While athletes from around the world were competing at the Rio de Janeiro Olympics last month, Tokyo hosted another global competition - for chefs of one of Japan's most iconic dishes: sushi.
Held at Tokyo Big Sight in Koto Ward, this year's World Sushi Cup featured 27 participants from 15 countries and territories, including France, Malaysia, Norway, Russia, Spain and the United States.
The two-day annual event started with the preliminary Edomae (Edo-style) Sushi Open Competition in which contestants were required to prepare such ingredients as akagai (ark shell), kohada (Japanese shad) and anago (conger eel) within 30 minutes. They then had to make 30 to 40 pieces of traditional sushi within 40 minutes.
The top 20 qualified for the final, the Creative Sushi Open Competition, held the following day. They were required to make sushi in their own styles within 40 minutes.
The contest is open to chefs with at least five years' experience making sushi and who are not Japanese, among other criteria.
The World Sushi Cup, organised by the Agriculture, Forestry and Fisheries Ministry, was launched in 2013 to promote proper Japanese food culture and improve sanitation regarding raw food.
The work of the contestants was evaluated by nine judges, including executive members from the All Japan Sushi Association and the World Sushi Skills Institute. They based their judgments on 37 criteria over the two days, including apparel and efficiency.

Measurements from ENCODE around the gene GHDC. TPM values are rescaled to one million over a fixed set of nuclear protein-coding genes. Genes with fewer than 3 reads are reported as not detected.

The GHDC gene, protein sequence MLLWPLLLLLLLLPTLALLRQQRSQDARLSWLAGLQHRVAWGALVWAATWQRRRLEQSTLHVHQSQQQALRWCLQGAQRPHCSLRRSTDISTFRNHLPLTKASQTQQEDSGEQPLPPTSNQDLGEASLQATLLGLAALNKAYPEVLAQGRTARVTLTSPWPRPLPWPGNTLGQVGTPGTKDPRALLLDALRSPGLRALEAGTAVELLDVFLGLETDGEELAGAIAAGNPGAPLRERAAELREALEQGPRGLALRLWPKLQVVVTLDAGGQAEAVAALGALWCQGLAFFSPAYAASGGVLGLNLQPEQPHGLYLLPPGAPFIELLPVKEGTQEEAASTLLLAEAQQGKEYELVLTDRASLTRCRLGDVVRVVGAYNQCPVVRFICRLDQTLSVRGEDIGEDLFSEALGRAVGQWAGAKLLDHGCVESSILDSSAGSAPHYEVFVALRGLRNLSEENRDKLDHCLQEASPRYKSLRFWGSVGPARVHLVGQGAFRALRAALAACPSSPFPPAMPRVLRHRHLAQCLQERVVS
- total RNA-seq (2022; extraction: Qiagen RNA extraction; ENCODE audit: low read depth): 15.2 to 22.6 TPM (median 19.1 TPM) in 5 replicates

On the second day of the competition, the degree to which the finalists creatively combined sushi with their own cultures was evaluated. The participant with the highest score over the two competitions won the title.
This year's title went to Celso Hideji Amano from Sao Paulo, a 38-year-old descendant of Japanese emigrants to Brazil. He has worked as a sushi chef for 16 years.
"I came to Japan a month ago to prepare for the event," Amano said in tears. "I thank all the people who have supported me."
Washoku cuisine is registered on UNESCO's Intangible Cultural Heritage list. According to organizers of the World Sushi Cup, there are about 50,000 sushi restaurants overseas, of which 40,000 serve dishes made by chefs without proper food preparation knowledge and skills in accordance with Japanese standards.
"Through this World Cup, we hope to create international standards for sushi making and hygiene," said Masayoshi Kazato, who chaired the competition. "We also hope the participants will work as goodwill ambassadors to promote authentic sushi as part of Japanese culture."